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Slashes of lightning illuminated the cold, soggy scene outside Center 548 on Tuesday night, as would-be revelers huddled under umbrellas to wait outside the large steel door of the freight elevator. The only entry to the ‘do at hand was through the cavernous lift, which could have held comfortably a hundred people, and re-appeared every four minutes. Outfitted with a worn leather armchair and ropes of colored wires and crepe paper, the elevator was an art-space in itself, perfectly befitting the event to which it slowly raised its guests, Ballroom Marfa.
The benefit, hosted by Akris, W magazine and Casa Dragones, marked the first New York City-located auction for the Texas-based foundation, and the artistically inclined smart set turned out in droves to inspect the works that lined the walls (or suspended from the ceiling, in the case of Maria Jose Arjona’s endurance-performance). Yvonne Force Villareal and Cornelia Guest chatted with Doreen Remen nearby Hamilton Fish V and Harold Ford Jr., who peered at a small collage entitled “Peace, Muthafuka.” Villareal’s husband Leo (a co-chair of the event and one of the artists who had donated a work) mugged for photographers near his LED light and encrypted computer programming display, ‘Target.’ Fairfax Dorn and Virginia Lebermann, co-founders of Ballroom Marfa, enthused over the turn-out.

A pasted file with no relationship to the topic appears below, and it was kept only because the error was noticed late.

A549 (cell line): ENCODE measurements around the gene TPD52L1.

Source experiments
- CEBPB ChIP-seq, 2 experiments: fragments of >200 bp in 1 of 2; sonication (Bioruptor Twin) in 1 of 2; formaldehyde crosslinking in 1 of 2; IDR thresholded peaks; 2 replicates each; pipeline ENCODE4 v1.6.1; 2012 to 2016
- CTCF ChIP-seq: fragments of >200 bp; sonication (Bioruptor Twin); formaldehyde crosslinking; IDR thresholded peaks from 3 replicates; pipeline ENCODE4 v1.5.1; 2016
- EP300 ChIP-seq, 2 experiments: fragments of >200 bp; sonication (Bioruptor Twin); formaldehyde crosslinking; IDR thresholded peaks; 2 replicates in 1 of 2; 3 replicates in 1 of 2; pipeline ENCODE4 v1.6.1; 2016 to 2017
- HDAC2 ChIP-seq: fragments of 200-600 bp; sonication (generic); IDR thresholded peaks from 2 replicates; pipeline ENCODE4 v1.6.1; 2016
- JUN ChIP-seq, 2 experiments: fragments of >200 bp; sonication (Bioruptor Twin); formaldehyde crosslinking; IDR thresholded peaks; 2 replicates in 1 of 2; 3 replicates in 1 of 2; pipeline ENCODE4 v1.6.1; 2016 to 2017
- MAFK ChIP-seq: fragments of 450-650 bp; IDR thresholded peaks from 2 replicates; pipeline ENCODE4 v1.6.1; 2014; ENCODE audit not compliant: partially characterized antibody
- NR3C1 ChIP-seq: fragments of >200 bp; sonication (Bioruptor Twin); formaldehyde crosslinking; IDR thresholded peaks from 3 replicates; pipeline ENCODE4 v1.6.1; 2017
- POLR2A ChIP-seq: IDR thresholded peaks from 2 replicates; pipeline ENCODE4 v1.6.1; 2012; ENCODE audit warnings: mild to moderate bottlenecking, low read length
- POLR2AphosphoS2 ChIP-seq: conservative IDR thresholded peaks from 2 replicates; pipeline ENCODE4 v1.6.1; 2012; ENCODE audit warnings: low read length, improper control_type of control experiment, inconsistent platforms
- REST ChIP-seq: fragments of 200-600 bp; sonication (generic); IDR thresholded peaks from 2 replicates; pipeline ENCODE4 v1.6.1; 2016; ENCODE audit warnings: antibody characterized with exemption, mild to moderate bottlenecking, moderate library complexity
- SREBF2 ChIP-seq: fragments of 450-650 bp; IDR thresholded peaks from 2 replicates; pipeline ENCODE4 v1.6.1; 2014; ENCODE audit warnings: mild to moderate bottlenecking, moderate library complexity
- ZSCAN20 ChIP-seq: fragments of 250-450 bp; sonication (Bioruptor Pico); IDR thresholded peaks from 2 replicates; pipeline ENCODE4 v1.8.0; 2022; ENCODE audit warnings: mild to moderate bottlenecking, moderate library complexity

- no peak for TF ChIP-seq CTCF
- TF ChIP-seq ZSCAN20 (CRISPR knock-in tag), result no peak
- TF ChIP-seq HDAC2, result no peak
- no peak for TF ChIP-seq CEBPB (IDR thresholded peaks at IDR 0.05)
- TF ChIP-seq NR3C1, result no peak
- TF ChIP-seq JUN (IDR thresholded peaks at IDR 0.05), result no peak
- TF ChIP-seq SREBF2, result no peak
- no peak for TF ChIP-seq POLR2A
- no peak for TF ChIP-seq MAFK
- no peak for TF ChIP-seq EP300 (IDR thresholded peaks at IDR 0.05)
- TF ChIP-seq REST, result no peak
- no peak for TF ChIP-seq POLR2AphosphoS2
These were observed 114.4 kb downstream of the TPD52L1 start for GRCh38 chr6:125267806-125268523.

This story first appeared in the April 15, 2011 issue of WWD. Subscribe Today.
“We’re so happy to have all of our New York based board members here, together,” Dorn said with a smile. “It just made sense to have it here… Even though we’re Texas girls through and through. We just love Marfa, everyone should go at least once. Really, it’s one of the most amazing places in the world. Ever.”
One floor up, Sue Hostetler, Lela Rose and Ulla Parker greeted each other before sitting down to the banquet-sized, family-style dinner. Cynthia Rowley arrived in a flurry of praise for the young art world (“Love it,” she laughed), as ever, while Ahn Dong chatted with David Netto. Stuart Parr and Richard Phillips stayed in close conversation for much of the evening, ceasing only at Tori Praver’s arrival. Carlos Mota and Alison Sarofim had pored over the art lining the walls downstairs, but the latter shook her head and laughed when enthusiastic auctioneer Alexander Gilkes (from Phillips de Pury) attempted to raise the stakes from her end of the table.
“Careful with those hand gestures,” Gilkes joked. “That looks like a very Italian conversation. Be careful. Not wise to throw one’s arms about.” Stacey Engman, who had paired her inside-out Akris gown (“I just loved the lining!, Engman said of the colorful print.) with a foot-high electric blue fur hat, regaled her tablemates with woes of the time it takes to design one’s own jewelry: “Ages,” Engman confirmed, “Who knew?!”
The auctions (both live and silent) raised over $750,000 for Ballroom Marfa, to go towards continuing its programming, but dinner’s end meant coffee, dessert and dancing back on the second floor, and not tallying up one’s acquisitions. Andrew Wyatt and Pontus Winnberg of Miike Snow performed at the afterparty, and revelers shimmied and shook through the space; past the newly sold lots that still lined the walls and far under the completely still, silent Arjona, who lay prone in her horizontal, white wooden chair, twenty feet in the air, until well after midnight.